Unlike many other stadiums, where a different person or group performs the national anthem before each game, M&T Bank Stadium, home of the Baltimore Ravens, has the same singer every game.
Joey Odoms won a competition in 2014 to become the Ravens’ in-house performer after the previous singer moved to Alabama. But this week, Odoms resigned his position after seeing some of the reaction fans have given the Baltimore players who kneeled during the anthem on Sunday, when the Ravens played the Jaguars in London.
The entire Ravens team linked arms, including head coach John Harbaugh, and a dozen players kneeled, including Terrell Suggs and retired Baltimore legend Ray Lewis. It was the first time any Baltimore players have kneeled or sat since Colin Kaepernick began protesting during the anthem last year.
While there are many fans who support the players’ decision to kneel even if they don’t agree with it, understanding that it is intended to bring attention to the ongoing problems of racial injustice and inequality and that the First Amendment protects their right to do so, there are many others who do not.
Lewis has harshly criticized Kaepernick for his protest, and tried to explain that he wasn’t kneeling on one knee, he was on two knees praying; despite that, 35,000 people and counting have signed an online petition to remove the statue of Lewis outside of M&T Bank Stadium. (This is the same Ray Lewis who pleaded guilty to obstruction of justice related to a double-murder case in Atlanta in 1999, but we digress.)
Then there are those like this “fan”, who burned and spit on Torrey Smith’s Baltimore jersey and sent the video to Smith, who no longer plays for the Ravens. (The fan was wearing a No. 27 Baltimore jersey in the video, the same number Ray Rice wore, the same Ray Rice who was caught on camera knocking his then-fiancee unconscious in an elevator in 2014.)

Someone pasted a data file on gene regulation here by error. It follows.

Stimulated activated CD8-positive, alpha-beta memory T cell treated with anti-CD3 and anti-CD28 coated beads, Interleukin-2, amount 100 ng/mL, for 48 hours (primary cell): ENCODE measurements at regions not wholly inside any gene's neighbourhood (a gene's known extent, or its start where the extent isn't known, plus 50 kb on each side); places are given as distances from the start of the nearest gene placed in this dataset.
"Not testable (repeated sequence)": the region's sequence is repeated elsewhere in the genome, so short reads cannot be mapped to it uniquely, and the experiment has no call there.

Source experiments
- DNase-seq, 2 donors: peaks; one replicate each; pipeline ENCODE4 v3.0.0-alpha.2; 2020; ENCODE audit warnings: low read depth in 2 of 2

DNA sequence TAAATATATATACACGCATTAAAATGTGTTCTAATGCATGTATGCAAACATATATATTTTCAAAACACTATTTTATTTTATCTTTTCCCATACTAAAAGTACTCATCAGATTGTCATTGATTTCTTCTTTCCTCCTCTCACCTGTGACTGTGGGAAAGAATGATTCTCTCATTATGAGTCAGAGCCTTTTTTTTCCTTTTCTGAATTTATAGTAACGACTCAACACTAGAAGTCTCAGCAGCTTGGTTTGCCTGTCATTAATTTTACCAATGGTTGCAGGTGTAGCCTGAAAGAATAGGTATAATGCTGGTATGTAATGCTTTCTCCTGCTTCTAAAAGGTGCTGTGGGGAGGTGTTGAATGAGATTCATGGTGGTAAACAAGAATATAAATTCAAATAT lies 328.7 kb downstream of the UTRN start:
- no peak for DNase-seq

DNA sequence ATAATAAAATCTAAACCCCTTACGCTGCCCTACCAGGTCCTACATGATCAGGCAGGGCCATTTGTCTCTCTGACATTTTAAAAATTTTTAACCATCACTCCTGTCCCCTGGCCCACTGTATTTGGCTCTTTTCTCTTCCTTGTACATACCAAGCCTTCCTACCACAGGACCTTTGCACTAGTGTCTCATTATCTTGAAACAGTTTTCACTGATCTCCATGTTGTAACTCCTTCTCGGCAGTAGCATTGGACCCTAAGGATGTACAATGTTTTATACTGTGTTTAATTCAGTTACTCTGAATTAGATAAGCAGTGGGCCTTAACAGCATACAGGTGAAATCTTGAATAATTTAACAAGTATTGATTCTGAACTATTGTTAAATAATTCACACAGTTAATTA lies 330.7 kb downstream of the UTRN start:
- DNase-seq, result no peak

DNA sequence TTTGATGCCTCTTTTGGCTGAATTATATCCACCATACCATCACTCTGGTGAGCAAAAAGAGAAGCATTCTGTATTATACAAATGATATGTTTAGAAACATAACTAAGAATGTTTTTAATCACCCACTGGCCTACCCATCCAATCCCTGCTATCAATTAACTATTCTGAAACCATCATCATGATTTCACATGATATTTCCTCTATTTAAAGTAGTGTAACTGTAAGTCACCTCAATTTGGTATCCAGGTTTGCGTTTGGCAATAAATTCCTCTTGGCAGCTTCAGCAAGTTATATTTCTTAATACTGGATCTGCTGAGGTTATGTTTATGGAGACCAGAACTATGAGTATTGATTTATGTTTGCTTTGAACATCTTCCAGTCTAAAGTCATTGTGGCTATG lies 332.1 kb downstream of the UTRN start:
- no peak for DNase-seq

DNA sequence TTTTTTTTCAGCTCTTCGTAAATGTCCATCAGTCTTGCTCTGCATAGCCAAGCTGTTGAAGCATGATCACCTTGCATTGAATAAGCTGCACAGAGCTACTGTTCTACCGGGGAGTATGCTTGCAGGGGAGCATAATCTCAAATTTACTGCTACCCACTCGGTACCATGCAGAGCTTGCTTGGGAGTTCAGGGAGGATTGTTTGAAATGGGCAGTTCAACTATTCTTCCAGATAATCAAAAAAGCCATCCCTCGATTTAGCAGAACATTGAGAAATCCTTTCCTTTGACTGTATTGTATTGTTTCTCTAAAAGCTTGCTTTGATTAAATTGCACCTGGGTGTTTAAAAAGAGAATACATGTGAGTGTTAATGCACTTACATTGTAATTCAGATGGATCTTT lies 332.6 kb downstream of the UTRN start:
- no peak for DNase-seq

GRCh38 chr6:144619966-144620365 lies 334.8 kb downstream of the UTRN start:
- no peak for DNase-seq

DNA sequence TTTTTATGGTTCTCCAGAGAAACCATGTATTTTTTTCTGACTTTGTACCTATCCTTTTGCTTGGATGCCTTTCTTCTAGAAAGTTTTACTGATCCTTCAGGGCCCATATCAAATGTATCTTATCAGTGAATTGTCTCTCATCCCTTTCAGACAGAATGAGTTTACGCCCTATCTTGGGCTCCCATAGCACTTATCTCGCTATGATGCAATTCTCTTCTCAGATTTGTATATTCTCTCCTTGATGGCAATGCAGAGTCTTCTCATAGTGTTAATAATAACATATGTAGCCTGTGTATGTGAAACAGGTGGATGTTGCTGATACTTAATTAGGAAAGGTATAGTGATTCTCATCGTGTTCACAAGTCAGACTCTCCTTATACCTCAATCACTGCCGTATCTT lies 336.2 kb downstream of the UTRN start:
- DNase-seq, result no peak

And it’s all a bit too much for Odoms, a combat veteran who was a member of the Maryland Army National Guard until last year. Odoms is African-American.
“Someone once told me to always ‘go where you’re welcomed.’ This is not an emotional reaction to recent events, rather an ethical decision that part of me regrets but my core knows is the right choice,” he wrote in an Instagram post, via the Baltimore Sun. He further wrote that the “tone/actions of a large number of NFL fans in the midst of our country’s cultural crisis, have convinced me that I do not belong” at M&T Bank Stadium.
When it was apparently unclear which side he was on, Odoms posted again, coming down on the side of the players.
“Fans who attack players for protesting, (a right in which I fought to defend) but are simply not interested in understanding why, is the reason I am resigning,” he said.
Ravens team spokesman Kevin Byrne said in a statement, “We greatly appreciate the work Joey did for us and we thank him.”
Byrne told the Sun the team has a short list of preferred performers to sing the anthem this week.
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